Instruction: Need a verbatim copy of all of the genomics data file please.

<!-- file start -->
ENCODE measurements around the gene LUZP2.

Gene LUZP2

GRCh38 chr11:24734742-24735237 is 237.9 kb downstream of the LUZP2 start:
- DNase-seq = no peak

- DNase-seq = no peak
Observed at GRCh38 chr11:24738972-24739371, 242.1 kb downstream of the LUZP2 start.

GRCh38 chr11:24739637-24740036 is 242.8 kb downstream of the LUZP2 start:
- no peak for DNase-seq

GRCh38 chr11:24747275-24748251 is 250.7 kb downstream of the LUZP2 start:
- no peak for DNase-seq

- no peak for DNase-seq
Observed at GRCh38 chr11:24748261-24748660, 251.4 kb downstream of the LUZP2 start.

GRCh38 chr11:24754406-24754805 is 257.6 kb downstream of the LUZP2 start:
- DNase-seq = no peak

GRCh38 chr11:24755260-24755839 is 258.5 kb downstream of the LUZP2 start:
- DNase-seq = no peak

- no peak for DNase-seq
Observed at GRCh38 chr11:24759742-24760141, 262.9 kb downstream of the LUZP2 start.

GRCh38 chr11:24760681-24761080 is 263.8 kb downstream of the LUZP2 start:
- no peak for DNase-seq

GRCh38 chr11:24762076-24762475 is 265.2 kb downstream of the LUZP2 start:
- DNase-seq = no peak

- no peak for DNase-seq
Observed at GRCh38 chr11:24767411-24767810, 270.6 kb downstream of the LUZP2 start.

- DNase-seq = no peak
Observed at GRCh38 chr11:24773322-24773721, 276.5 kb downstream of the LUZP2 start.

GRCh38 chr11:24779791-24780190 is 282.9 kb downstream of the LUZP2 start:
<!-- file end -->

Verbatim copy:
ENCODE measurements around the gene LUZP2.

Gene LUZP2

GRCh38 chr11:24734742-24735237 is 237.9 kb downstream of the LUZP2 start:
- DNase-seq = no peak

- DNase-seq = no peak
Observed at GRCh38 chr11:24738972-24739371, 242.1 kb downstream of the LUZP2 start.

GRCh38 chr11:24739637-24740036 is 242.8 kb downstream of the LUZP2 start:
- no peak for DNase-seq

GRCh38 chr11:24747275-24748251 is 250.7 kb downstream of the LUZP2 start:
- no peak for DNase-seq

- no peak for DNase-seq
Observed at GRCh38 chr11:24748261-24748660, 251.4 kb downstream of the LUZP2 start.

GRCh38 chr11:24754406-24754805 is 257.6 kb downstream of the LUZP2 start:
- DNase-seq = no peak

GRCh38 chr11:24755260-24755839 is 258.5 kb downstream of the LUZP2 start:
- DNase-seq = no peak

- no peak for DNase-seq
Observed at GRCh38 chr11:24759742-24760141, 262.9 kb downstream of the LUZP2 start.

GRCh38 chr11:24760681-24761080 is 263.8 kb downstream of the LUZP2 start:
- no peak for DNase-seq

GRCh38 chr11:24762076-24762475 is 265.2 kb downstream of the LUZP2 start:
- DNase-seq = no peak

- no peak for DNase-seq
Observed at GRCh38 chr11:24767411-24767810, 270.6 kb downstream of the LUZP2 start.

- DNase-seq = no peak
Observed at GRCh38 chr11:24773322-24773721, 276.5 kb downstream of the LUZP2 start.

GRCh38 chr11:24779791-24780190 is 282.9 kb downstream of the LUZP2 start: